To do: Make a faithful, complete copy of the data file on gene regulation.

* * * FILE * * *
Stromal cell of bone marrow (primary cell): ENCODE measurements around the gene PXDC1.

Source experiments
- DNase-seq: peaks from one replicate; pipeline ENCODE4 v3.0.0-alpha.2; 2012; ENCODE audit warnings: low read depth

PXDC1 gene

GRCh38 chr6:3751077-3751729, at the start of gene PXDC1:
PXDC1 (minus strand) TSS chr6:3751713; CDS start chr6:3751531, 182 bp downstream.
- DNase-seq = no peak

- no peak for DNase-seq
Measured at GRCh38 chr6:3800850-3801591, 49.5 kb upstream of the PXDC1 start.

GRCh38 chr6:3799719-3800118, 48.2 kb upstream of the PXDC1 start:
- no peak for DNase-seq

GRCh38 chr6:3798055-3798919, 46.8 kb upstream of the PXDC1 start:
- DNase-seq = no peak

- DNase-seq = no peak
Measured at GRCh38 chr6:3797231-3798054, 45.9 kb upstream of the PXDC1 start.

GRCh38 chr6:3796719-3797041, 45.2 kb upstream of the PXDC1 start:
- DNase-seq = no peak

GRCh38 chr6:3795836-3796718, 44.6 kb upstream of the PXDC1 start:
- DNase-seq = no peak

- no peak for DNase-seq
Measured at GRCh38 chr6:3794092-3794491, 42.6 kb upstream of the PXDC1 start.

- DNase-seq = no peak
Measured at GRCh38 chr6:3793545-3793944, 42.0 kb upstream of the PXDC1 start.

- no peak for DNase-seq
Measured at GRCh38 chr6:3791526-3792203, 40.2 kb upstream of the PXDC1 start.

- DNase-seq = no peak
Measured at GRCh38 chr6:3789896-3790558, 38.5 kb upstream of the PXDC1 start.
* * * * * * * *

Stromal cell of bone marrow (primary cell): ENCODE measurements around the gene PXDC1.

Source experiments
- DNase-seq: peaks from one replicate; pipeline ENCODE4 v3.0.0-alpha.2; 2012; ENCODE audit warnings: low read depth

PXDC1 gene

GRCh38 chr6:3751077-3751729, at the start of gene PXDC1:
PXDC1 (minus strand) TSS chr6:3751713; CDS start chr6:3751531, 182 bp downstream.
- DNase-seq = no peak

- no peak for DNase-seq
Measured at GRCh38 chr6:3800850-3801591, 49.5 kb upstream of the PXDC1 start.

GRCh38 chr6:3799719-3800118, 48.2 kb upstream of the PXDC1 start:
- no peak for DNase-seq

GRCh38 chr6:3798055-3798919, 46.8 kb upstream of the PXDC1 start:
- DNase-seq = no peak

- DNase-seq = no peak
Measured at GRCh38 chr6:3797231-3798054, 45.9 kb upstream of the PXDC1 start.

GRCh38 chr6:3796719-3797041, 45.2 kb upstream of the PXDC1 start:
- DNase-seq = no peak

GRCh38 chr6:3795836-3796718, 44.6 kb upstream of the PXDC1 start:
- DNase-seq = no peak

- no peak for DNase-seq
Measured at GRCh38 chr6:3794092-3794491, 42.6 kb upstream of the PXDC1 start.

- DNase-seq = no peak
Measured at GRCh38 chr6:3793545-3793944, 42.0 kb upstream of the PXDC1 start.

- no peak for DNase-seq
Measured at GRCh38 chr6:3791526-3792203, 40.2 kb upstream of the PXDC1 start.

- DNase-seq = no peak
Measured at GRCh38 chr6:3789896-3790558, 38.5 kb upstream of the PXDC1 start.